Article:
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—Larry Eder

In this column, we begin a discussion on Athletics Event Security Management in this modern era. In order to understand the issues, we need to ask questions and look at security issues in recent sporting events.


Before the 1996 Olympics, the various domestic intelligence organizations were searching every nook and cranny in the U.S. for wack jobs, racial supremacists, anarchists and various delusional extremists, who could cause an issue or two with the Atlanta Olympics. A story related to me prior to Atlanta concerned an gentleman who ordered the bubonic plague to his home. Even in 1996, the domestic intelligence groups had this issue with citizens of this country who were not doing medical research ordering something that killed a hundred million a few centuries ago. When the afore mentioned security gents visited the garage of the bubonic plague enthusiast, and found a half dozen trash cans full to the brim with cattle dung. The bubonic plague enthusiast was thrown in jail for ninety days before the Atlanta Olympics. There were, according to my sources, several dozen Americans who had dreamed up ways to damage fans of the Olympics. Most of them spent the Olympics in various penal institutions across the U.S.

Tuesday, 30 August 2016 21:42

CTRN Summer 2016

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It’s about 7:30 pm local time on Aug. 16 as I write this column for our Summer issue and I’m in Rio to cover the athletics competition during the Olympic Games. The first day, Aug. 12, saw Molly Huddle set a new AR over 10,000m, 30:13.17, while placing sixth. On Friday night, Michelle Carter upset Valeria Adams in the shot put with a huge throw of 20.63m, which is also a new AR.

Note that we only send issues to USATF members or paid subscribers. USATF members will receive both the print and digital publication, sent to you via email. We will also be sending an e-newsletter around the middle of each month which will contain news of interest about the sport in the Golden State and beyond.

Thursday, 31 March 2016 17:21

Interview With IAAF Pres Seb Coe

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We’ve reposted this as we believe that it is an important read. We also believe that Seb Coe, whatever his blemishes, is the man to lead the sport. Note some of the questions that I asked. For the sport to regain its past stature the ability for the ban on Russia and possibly other countries must hold until there is true change. That does not happen in four months or six months. President Coe will now have to stand up, quite possibly to the IOC, who, some suggest wants Russia back into the athletic family by Rio. I think that the Melodonium crisis is telling us several things: a) WADA needs to do its job much better and b) IAAF has to have an investigative unit to disrupt doping pipelines and opportunities to use drugs made for real uses to be used to cheat in sports.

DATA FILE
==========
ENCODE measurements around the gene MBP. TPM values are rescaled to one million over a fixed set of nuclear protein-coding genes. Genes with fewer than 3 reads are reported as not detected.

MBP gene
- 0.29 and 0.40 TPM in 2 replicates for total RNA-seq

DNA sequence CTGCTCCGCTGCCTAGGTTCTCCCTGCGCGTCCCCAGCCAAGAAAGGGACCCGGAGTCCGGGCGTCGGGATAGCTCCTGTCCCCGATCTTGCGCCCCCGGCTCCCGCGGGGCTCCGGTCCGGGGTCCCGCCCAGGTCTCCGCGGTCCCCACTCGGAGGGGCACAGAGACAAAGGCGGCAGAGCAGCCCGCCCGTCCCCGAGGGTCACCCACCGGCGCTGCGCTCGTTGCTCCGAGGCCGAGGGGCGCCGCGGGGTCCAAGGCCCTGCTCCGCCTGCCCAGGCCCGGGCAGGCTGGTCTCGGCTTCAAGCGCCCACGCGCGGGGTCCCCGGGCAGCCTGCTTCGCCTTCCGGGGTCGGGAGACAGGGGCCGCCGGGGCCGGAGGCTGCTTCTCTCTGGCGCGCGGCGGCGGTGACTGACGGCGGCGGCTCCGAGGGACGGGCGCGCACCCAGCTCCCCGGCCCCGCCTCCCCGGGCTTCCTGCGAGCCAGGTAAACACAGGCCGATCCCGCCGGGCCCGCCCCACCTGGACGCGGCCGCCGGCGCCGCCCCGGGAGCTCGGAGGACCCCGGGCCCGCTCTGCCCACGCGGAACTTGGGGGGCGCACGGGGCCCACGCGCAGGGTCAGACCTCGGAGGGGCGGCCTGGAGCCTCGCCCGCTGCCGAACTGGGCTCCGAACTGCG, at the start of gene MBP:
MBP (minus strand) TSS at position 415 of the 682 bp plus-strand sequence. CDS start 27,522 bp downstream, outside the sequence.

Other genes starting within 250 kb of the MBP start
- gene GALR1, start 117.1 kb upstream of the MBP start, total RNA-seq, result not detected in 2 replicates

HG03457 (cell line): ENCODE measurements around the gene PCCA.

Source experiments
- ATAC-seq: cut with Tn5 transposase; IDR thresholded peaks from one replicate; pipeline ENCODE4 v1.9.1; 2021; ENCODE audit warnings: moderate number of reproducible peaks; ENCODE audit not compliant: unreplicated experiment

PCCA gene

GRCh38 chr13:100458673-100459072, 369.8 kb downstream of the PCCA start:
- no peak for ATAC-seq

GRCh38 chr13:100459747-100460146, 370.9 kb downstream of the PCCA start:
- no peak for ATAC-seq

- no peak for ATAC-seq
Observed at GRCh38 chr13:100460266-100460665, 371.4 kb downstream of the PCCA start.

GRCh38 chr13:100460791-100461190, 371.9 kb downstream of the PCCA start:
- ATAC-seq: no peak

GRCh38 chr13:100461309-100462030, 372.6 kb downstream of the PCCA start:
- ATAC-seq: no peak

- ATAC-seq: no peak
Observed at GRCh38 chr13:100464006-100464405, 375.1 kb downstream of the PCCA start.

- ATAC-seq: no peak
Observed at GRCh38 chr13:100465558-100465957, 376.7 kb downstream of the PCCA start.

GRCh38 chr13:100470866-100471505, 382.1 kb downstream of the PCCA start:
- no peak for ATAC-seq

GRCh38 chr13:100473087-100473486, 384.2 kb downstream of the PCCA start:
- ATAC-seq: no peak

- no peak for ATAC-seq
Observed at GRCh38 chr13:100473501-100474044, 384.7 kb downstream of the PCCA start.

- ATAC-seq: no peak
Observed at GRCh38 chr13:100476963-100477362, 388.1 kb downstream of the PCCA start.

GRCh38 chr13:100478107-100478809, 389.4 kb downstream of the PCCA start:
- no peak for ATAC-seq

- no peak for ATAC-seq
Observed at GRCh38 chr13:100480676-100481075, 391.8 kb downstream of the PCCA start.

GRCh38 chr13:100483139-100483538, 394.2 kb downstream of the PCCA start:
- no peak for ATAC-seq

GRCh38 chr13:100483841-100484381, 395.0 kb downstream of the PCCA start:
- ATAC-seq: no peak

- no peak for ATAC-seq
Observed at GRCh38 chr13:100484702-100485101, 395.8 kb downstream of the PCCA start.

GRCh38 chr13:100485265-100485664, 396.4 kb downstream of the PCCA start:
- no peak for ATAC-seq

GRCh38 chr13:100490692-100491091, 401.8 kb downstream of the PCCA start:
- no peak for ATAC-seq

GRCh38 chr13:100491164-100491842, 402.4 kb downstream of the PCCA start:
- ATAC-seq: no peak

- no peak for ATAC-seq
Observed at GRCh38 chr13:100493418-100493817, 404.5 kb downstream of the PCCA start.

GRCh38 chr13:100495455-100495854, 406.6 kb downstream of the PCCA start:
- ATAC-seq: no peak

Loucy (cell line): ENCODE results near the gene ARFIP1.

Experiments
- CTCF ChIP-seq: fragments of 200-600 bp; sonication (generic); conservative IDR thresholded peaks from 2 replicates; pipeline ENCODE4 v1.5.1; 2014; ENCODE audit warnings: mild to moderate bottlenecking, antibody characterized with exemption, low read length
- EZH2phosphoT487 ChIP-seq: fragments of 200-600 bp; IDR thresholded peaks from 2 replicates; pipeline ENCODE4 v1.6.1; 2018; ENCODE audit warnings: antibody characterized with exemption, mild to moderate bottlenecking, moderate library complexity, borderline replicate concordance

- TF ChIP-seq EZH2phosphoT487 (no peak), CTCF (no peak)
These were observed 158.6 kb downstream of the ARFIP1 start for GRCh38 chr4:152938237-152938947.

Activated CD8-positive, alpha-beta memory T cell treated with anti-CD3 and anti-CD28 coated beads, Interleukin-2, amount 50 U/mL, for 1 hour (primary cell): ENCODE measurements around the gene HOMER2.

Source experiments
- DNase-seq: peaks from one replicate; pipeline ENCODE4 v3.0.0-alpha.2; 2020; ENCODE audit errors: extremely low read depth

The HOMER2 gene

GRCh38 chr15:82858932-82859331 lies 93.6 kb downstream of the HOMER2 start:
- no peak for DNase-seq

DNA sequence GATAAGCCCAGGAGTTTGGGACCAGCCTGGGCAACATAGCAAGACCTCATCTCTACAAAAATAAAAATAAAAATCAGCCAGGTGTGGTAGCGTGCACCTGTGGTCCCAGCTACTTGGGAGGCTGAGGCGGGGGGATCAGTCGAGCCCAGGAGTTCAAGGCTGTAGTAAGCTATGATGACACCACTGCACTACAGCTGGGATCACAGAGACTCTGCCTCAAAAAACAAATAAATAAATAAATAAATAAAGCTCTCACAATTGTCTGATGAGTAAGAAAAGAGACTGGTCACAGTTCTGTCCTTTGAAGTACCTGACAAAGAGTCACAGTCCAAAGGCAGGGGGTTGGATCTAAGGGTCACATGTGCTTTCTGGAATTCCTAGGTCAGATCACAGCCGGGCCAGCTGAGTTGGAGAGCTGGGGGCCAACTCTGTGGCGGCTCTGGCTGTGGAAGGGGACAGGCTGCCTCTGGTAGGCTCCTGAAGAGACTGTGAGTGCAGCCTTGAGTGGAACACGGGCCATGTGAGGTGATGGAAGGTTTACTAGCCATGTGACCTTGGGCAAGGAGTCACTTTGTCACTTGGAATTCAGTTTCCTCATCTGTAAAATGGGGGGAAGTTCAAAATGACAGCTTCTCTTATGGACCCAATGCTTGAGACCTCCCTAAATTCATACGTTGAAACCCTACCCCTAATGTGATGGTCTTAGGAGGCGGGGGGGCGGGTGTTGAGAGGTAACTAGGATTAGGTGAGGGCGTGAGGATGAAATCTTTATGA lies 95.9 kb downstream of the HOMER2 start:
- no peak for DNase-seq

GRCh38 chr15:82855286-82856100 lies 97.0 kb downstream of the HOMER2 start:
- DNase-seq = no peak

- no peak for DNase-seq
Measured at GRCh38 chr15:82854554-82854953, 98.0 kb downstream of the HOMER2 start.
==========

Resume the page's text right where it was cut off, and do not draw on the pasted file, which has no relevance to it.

Seb Coe is great in front of a camera or an interviewer's recorder. Those are skills that a modern sports leader must possess. In the first nine months of his presidency, the sordid actions of the past administration have come out putting him on the defensive constantly. In that time, Coe has been blamed for everything but global warming. While Mr. Coe is not without sin, he is also someone who loves the sport, and possesses the skill set, I believe, to put the sport in the right direction.


I was fortunate to get five minutes with President Coe. In that time, I asked him seven questions, on drugs, on the challenges of the sport, on the Russian issues and he answered them with crisp answers, on topic and with thoughtful responses.



California hosted three important events between December 2015 and February 2016.

The USATF XC Club Championships held on Dec. 11 were a tremendous showcase of the sport, with over 1400 participants. Seeing the great runs on all levels on that wonderful day, One of my favorite moments was seeing Ben Rosario, proud coach of HOKA ONE ONE’s Northern Arizona elites, after his men won the team title and several individual top women.

During the IAAF Council Meeting on Thursday (10), Council decided the host cities for two 2018 IAAF World Athletics Series events.

Baroness Tanni Grey-Thompson has become the latest person to resign from the Board of the company organising next year's International Association of Athletics Federations (IAAF) World Championships in London because she claimed she felt "a bit too tokenistic".

How many runners does it take to deliver one pair of Diadora N9000s?

Well, for this one lucky consumer in Barcelona, it took 70 runners plus one dog, a week to run, with package in hand, from Milano to Barcelona. The journey of 1,482 kilometers was captured on video, and in photos, by Diadora.

Monday, 01 February 2016 19:35

Hundreds ran away to Barbados in December….

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Hundreds of runners took to the streets of the Caribbean island of Barbados for the 33rd edition of the Run Barbados Series in December 2015.    In fact, the revitalized and rebranded Run Barbados Marathon Weekend 2015 (RBMW) enjoyed almost 2000 entries as it re-launched its marathon and hosted four other races.  The series, which recently regained its AIMS-IAAF certification, reaped the benefits of an international marketing effort and a new organizing team.   Alan Brookes of Canada Running Series noted, “It is exciting to see Run Barbados back up and running, Barbados is such an awesome destination, I go way back with Run Barbados, I even created the slogan: “Come for the Run; Stay for the Fun!”

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